How to keep outdoor plants alive during winter

It’s that time of the year when all of the plant owners wonder what they’ll do with their outdoor plants. Should you transplant them? Cut them down? Let them die? 

What to do with outdoor plants will depend on a lot of things. For example, the type of plant,, if it’s a perennial or an annual, what direction the windows are facing, and whether they’re planted in the ground or in a pot. 

According to Martin Stone, an associate professor of horticulture,, if a plant is in the ground, it should be cut a couple inches above the ground to protect the crown of the plant. 

“The crown is the junction where the stem tissue at the ground level is growing slightly above or slightly below the ground level, depending on the plant, and just below that where it transitions into root tissue,” Stone said. 

Stone said the crown is the beginning point for next year’s growth. 

“If you let that die, of course, you’ve lost that plant,” Stone said. 

Another factor to consider for  winter plant care is what window to place potted plants in front of. 

“If you have a north-facing window, then you’re at a real disadvantage for growing a lot of plants, especially in the winter time, because it never gets much sun,” Stone said. 

For a north-facing window, Stone said he recommends plants like mosses, ferns, snake plants or cast-iron plants. 

With a south-facing window, there are a lot more options. 

“The world really opens up for you, even in the winter time,” Stone said. “You can grow semi-shady, semi-sunny things in the east and west windows as well.”  

Some plants that can thrive in semi or low light are ivy, snake plants, and parlor palms.

Stone is passionate about his love for plants. He has a farm where he grows pawpaws, blueberries and blackberries. Stone also has many outdoor and indoor plants. 


“We have Japanese maples, weeping conifers and variegated spruces. It’s one thing to have flowers, but I find that the pine and the spruce and the conifers are eternally green and eternally interesting,” Stone said.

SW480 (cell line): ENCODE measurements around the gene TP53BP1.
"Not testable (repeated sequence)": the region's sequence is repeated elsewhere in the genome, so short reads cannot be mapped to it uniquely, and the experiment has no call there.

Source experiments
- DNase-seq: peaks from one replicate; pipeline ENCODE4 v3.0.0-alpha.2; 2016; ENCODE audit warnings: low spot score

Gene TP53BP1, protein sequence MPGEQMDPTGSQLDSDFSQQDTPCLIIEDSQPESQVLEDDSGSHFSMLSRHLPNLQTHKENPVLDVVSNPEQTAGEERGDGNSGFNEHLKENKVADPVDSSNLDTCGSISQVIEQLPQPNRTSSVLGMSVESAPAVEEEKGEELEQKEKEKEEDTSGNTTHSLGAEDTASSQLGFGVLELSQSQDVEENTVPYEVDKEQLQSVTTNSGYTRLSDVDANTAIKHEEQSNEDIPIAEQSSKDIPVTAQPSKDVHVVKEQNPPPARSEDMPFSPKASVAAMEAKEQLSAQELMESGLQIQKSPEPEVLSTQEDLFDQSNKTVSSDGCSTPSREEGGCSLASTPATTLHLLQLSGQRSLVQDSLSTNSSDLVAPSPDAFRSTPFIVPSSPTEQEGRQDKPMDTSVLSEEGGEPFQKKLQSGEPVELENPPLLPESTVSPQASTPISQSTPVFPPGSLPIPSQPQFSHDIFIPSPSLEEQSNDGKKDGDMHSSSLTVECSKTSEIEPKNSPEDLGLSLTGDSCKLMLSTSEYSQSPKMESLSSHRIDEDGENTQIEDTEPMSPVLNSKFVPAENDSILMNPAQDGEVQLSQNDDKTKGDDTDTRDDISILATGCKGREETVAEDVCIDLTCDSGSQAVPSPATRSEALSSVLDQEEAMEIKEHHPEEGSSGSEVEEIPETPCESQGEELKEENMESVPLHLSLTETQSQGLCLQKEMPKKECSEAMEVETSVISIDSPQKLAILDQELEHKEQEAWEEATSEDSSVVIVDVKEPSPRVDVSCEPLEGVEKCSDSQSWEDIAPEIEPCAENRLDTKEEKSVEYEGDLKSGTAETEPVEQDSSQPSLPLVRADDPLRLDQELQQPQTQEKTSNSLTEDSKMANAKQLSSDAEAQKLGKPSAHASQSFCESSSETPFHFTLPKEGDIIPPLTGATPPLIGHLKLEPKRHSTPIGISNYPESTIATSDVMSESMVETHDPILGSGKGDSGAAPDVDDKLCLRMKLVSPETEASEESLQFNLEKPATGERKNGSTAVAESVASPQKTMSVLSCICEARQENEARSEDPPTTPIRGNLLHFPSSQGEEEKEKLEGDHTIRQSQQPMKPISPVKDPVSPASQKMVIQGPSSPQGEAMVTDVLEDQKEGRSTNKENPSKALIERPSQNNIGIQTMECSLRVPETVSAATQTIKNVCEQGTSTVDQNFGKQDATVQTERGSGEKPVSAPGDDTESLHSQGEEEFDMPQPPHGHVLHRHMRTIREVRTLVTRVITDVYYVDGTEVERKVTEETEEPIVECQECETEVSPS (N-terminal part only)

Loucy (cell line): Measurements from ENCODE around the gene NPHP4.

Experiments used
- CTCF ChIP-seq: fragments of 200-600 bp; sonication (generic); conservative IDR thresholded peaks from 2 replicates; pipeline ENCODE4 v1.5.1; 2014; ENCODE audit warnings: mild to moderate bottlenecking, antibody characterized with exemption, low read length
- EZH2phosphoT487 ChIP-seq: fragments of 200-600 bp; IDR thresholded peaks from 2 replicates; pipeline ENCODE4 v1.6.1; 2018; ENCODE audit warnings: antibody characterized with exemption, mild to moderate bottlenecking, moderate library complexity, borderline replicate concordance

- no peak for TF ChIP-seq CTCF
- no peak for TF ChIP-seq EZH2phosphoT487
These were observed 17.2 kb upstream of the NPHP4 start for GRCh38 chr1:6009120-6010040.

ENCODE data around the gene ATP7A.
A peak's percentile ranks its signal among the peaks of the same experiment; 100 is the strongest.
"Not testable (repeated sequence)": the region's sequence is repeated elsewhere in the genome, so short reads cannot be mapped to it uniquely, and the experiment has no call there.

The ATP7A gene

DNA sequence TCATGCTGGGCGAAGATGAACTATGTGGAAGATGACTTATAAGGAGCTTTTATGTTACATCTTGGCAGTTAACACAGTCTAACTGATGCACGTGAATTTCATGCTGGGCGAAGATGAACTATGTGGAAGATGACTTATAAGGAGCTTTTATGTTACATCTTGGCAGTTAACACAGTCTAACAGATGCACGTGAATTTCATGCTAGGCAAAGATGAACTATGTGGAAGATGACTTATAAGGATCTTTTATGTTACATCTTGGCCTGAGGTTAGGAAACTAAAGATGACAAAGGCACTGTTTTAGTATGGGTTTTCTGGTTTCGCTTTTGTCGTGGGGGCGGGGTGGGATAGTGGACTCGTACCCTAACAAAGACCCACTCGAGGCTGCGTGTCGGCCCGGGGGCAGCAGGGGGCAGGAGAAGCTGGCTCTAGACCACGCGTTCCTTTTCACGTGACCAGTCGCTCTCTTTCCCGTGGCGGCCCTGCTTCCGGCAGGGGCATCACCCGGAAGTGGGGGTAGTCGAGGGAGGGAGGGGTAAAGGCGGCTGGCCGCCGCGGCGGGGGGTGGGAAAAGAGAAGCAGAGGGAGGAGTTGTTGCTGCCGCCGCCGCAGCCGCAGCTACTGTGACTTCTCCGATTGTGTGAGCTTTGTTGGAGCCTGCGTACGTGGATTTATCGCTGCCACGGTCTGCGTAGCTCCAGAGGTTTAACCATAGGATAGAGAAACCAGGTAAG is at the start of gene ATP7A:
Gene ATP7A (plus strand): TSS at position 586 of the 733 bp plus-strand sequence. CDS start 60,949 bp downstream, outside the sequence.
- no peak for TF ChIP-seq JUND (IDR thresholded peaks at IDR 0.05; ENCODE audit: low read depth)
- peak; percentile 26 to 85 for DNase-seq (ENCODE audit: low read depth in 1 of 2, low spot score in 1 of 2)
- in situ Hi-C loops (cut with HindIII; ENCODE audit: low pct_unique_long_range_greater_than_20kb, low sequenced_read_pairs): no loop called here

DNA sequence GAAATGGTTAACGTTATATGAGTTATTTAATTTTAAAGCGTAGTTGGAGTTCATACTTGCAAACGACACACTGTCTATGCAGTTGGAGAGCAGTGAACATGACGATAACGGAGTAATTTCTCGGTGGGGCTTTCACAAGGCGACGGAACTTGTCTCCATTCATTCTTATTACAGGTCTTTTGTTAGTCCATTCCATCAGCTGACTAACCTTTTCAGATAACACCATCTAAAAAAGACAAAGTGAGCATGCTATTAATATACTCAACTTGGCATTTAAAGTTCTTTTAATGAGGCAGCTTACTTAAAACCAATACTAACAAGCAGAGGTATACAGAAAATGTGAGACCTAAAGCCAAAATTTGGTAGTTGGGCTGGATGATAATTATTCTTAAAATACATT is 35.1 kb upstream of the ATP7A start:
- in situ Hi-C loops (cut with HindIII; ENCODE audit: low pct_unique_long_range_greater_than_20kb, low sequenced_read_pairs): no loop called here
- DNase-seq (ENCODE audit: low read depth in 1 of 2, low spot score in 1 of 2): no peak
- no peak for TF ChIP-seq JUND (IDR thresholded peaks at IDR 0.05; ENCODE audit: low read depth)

The average college student may not want to spend as much energy curating such an ornate variety of plants. Micah Treves, a senior agriculture major from Louisville recommends succulents as a more practical solution.  

“Succulents are a big hit for those without a green thumb,” Treves said. “They are so easy to take care of, and they are easy to have outside and bring inside in the winter because they can withstand extreme conditions.” 

Treves works for Pea Ridge Produce, which grows produce to sell at farmers markets. 

“We grow a lot of stuff, like strawberries and tomatoes, but now we sell things like broccoli, cabbage and succulents,” Treves said. 

He said he finds it rewarding to be able to grow food to give back to the community. 

Treves doesn’t have many plants at his home, however, because he gets his plant fix through his job and education. He does have a few indoor plants, and he also has some advice to offer when it comes to taking care of outdoor plants in the winter. 

“It depends on the hardiness and the growing season of the plant,” Treves said. “You can save an annual if you want, but you would have to re-pot it with new soil that has higher levels of nutrients. Annuals usually need high light, so put them near the sunniest window possible.” 

Treves said perennials are the best option because they are more likely to withstand the temperatures of the winter, as long as they are cut down before the first frost. 

There is a great variety in the likelihood of winter survival between different plants, so be sure to keep this in mind when thinking about how to care for them when winter arrives.